Philadelphia, PA – Department of Human Service (DHS) Secretary Dr. Val Arkoosh today joined Sue Daugherty, RDN, LDN and CEO of MANNA and Pennsylvania’s seven physical health Medicaid managed care organizations to discuss the importance of food and nutrition in health care as well as work to expand nutritional support in Pennsylvania’s Medicaid program.
“As we continue to strengthen our Medicaid program, doing more to help Pennsylvanians shore up these core, essential needs that are foundational to good health and a vibrant, productive life will also remain a focus. I’m grateful for MANNA and our managed care partners for the progress we’ve made in this space so far as we plan for ways to further invest in this work,” said Secretary Arkoosh. “It is not enough to treat the urgent need – we must also always maintain a focus on better prevention to help fight health inequities and support a better life for all people, no matter their circumstance.”
A person’s ability to access and afford a healthy, nutrient rich diet as well as having enough to eat each day are closely linked to their overall health and wellbeing. Poor nutrition can both cause and exacerbate chronic health risks and conditions, while inconsistent access to healthy foods or going without meals can worsen health outcomes and lead to greater need for acute care and pharmaceutical interventions. The impact on poor nutrition and health can increase health care spending and further health inequities amongst lower income people who are more likely to experience food insecurity and barriers to fresh, healthy produce and groceries.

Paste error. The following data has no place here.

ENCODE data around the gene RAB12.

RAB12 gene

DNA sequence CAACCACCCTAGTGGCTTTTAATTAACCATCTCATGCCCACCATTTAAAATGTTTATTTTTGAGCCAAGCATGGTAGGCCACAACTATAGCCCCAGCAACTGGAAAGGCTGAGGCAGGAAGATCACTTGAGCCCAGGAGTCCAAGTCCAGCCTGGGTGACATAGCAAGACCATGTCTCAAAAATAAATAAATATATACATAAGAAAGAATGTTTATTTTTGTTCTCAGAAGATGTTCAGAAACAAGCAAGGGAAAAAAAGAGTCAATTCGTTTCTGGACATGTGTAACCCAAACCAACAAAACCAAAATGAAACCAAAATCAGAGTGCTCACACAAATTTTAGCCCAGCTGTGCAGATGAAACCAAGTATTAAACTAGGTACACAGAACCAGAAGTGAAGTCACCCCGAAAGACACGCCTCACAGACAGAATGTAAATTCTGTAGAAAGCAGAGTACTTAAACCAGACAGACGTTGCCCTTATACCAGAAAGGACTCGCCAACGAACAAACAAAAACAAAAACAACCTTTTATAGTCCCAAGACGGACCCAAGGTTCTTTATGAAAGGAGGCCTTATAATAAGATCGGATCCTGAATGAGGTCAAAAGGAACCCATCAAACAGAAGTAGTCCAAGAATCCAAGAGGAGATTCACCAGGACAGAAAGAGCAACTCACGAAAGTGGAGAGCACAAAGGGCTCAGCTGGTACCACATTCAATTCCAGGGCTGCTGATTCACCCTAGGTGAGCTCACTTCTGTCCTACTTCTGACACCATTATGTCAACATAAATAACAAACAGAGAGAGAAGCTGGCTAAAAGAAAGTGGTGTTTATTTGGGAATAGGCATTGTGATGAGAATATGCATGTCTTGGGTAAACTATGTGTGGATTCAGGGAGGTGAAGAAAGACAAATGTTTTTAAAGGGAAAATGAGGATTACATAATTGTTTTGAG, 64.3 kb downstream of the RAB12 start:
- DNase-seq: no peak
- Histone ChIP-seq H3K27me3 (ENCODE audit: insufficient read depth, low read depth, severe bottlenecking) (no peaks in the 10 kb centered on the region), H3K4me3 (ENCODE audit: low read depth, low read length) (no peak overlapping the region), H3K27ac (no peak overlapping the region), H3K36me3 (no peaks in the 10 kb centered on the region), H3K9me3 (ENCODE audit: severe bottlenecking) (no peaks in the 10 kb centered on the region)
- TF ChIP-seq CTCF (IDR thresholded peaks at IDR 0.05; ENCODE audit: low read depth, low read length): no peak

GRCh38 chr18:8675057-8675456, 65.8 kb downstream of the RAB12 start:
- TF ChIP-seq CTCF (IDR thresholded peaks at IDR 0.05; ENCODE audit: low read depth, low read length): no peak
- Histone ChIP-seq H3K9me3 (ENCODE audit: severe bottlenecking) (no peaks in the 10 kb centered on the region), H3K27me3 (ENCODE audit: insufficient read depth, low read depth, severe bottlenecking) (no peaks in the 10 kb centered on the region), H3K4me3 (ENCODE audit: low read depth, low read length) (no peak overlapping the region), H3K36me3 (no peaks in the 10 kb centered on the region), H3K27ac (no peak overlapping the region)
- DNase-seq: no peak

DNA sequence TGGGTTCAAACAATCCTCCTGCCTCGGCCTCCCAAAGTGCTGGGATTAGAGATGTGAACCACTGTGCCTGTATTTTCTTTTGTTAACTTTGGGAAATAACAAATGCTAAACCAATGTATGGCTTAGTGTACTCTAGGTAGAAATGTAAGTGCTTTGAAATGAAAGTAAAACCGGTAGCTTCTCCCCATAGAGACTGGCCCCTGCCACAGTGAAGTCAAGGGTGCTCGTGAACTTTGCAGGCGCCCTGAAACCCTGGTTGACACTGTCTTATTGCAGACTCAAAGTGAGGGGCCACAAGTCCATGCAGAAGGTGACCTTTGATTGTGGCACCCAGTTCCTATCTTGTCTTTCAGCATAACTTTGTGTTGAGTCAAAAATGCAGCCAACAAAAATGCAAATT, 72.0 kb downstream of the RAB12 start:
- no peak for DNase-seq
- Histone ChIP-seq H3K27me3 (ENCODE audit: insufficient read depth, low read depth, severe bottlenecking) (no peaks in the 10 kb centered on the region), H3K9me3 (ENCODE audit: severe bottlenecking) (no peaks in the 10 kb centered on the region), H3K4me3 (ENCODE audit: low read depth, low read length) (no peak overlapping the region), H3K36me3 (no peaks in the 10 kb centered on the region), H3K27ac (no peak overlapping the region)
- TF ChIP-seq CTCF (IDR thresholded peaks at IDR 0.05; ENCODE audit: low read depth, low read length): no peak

Pennsylvania’s Medicaid program provides health care coverage to more than 3.5 million people of all ages and is among the largest payor of health care in the Commonwealth. DHS is committed to working with our managed care organizations and other partners like MANNA to encourage interventions that help ease access to essential, core needs like healthy produce, meats, and other groceries. This work helps people understand how their diet can improve or have an adverse impact on their health and seeks empower Medicaid recipients with nutritional education and direct food assistance to help them better care for themselves and manage or mitigate potential chronic health risks.
MANNA, which has been treating diet-related diseases for more than 30 years, is an important partner in this effort, working with many managed care organizations to provide medically tailored meals as part of treatment plans for Medicaid recipients with certain conditions or diagnoses.
“Malnutrition is a common comorbidity of chronic diseases such as cardiovascular disease and diabetes. There is strong evidence that medically tailored meals address malnutrition and decrease hospital admissions and readmissions, improve patient outcomes, and significantly lower costs for payors. In fact, a national study suggests that if medically tailored meals were given to all eligible recipients, there could be a reduction of 1.5 million hospitalizations and net savings of $13.6 billion in one year,” said Daugherty.
She added, “At issue is the fact that many people with severe illnesses who are prescribed a specific diet as part of treatment aren’t able to consistently access nor afford essential nutrition services. However, with Secretary Arkoosh’s support and that of regional Medicaid insurers, we aim to solve that, advancing both public policy and increasing the number of payors that recognize and cover food as medicine. Together, we can ensure these services become a standard of care for all who need them.”
For more information on DHS and health care and nutrition programs available to help Pennsylvanians, visit www.dhs.pa.gov.
MEDIA CONTACT: Brandon Cwalina – email@example.com
# # #